Debit Cards while traveling

Starting yesterday in the afternoon I noticed that one of my debit cards was blocked or locked and I could not use it to withdraw funds or pay for services or products. I saw a bewildering variety of errors on ATMs here in Cambodia. None really told me much other than the request was declined. Since the time difference is significant for the US bank I decided to get up early and call them. 

One of the primary services I’ve mentioned before is the need to have a US based phone number that I can use to receive text messages, voice mails, and calls while on mobile or wifi service elsewhere. There are a few alternatives and some cost for the service like Skype or the Hushed App. Others are free and that’s where I’m at. The only real alternative is Google Voice now that its a true wifi dialing service from my iPhone. Simply dialing a US number from Google Voice appears to the caller that I am calling from a US number. That was really important this time since they want a number to text something back to you to verify. They won’t do email verification and really want a number to text to. What happens if you don’t have a US phone number? I asked the CapitolOne representative and they have a second escalation for that to use a US based government ID. I guess like a passport or driver’s license? We did not go there because with Google Voice I could get the text message to my laptop while on the phone with the agent and we sorted it out. 

This brings up a cautionary note and a basic need when traveling forever or for a year or whatever. US banks want to have US numbers to call you back at. They want to text verification messages or leave voice mails for you at a US number. You should plan for this eventuality a few ways and here they are:

  1. Get a second account at a completely different bank and link the two together so you can transfer funds between them. This is almost a requirement if you want sanity on the road. Don’t travel with only one card folks. Also seed that second account with a reasonable amount of security cash. I do about $1000 US in that account.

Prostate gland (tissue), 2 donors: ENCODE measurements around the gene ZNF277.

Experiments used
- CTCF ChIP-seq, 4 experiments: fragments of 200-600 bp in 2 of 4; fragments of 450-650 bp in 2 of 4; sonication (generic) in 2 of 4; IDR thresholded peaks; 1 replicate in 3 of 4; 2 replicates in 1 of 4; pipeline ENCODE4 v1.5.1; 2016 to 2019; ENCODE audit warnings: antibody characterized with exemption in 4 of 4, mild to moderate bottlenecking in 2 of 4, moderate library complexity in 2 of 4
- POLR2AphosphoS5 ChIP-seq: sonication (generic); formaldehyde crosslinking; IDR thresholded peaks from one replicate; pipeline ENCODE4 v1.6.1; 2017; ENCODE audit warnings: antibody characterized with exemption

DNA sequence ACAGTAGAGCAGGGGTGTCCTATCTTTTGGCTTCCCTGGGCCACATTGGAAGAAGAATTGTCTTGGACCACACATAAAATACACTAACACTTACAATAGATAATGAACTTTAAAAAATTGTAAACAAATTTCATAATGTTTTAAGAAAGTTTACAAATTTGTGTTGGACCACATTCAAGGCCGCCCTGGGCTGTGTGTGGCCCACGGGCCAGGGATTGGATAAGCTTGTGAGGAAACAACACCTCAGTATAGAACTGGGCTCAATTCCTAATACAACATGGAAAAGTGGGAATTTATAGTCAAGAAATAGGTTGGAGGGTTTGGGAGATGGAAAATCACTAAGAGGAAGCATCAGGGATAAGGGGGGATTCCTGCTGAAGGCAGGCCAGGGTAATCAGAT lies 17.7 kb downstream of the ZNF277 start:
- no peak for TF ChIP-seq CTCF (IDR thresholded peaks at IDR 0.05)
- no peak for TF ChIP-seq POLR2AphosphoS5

2. Get a phone service that creates a second number on your mobile device while you live or wander in foreign places. I chose Google Voice a long time ago for this and it works very well and its free but you choose the one that provides the 2 factor authentication, the verification requirements like text messages, and one that you can get voice mails at. You can see from the debit card adventure I had why this is good.

Not saying that these two methods will satisfy every possible thing that comes up but imagine being stuck somewhere without the method to verify the request to unlock your card and you do not have a second card? Imagine only one card that gets stolen or stuck in a machine or simply stops working. How do you then get money? There are no bank branches in Da Nang Vietnam or Phnom Penh Cambodia to stop in at.

I mention all this because these are the real life things that can happen on the road and I have tried to create a virtual environment where I can bounce back from them. There are other things as well which will make your voyage better. I’ve written them down before here. Just consider the starting point to be careful but also have a backup and redundancy plan in place. Probably a no brainer rule to all this is to not bring a SIM locked phone when you travel. If your phone is locked to Verizon or T-Mobile how will you do mobile data without wifi? I see so many people even unable to use google maps in a place to find their way around. Just get yourself a cheaper phone like an android phone that is unlocked and carry it when you go. I have an unlocked iPhone 7 plus which works very well on all different carriers.

All of this creates the buffer you need to sustain yourself on the road when something happens. The most important things! Passport and copies, money and Debit Cards, personal property and the right technology with you to recover. 

Give it some thought and look at your recovery plan when you go.

Author: Michael Perry

I've been blogging for over 20 years and now am living in Southeast Asia. The blog is about my slow vagabonding wherever I want to go. My home base is in Cambodia but I'm rarely there.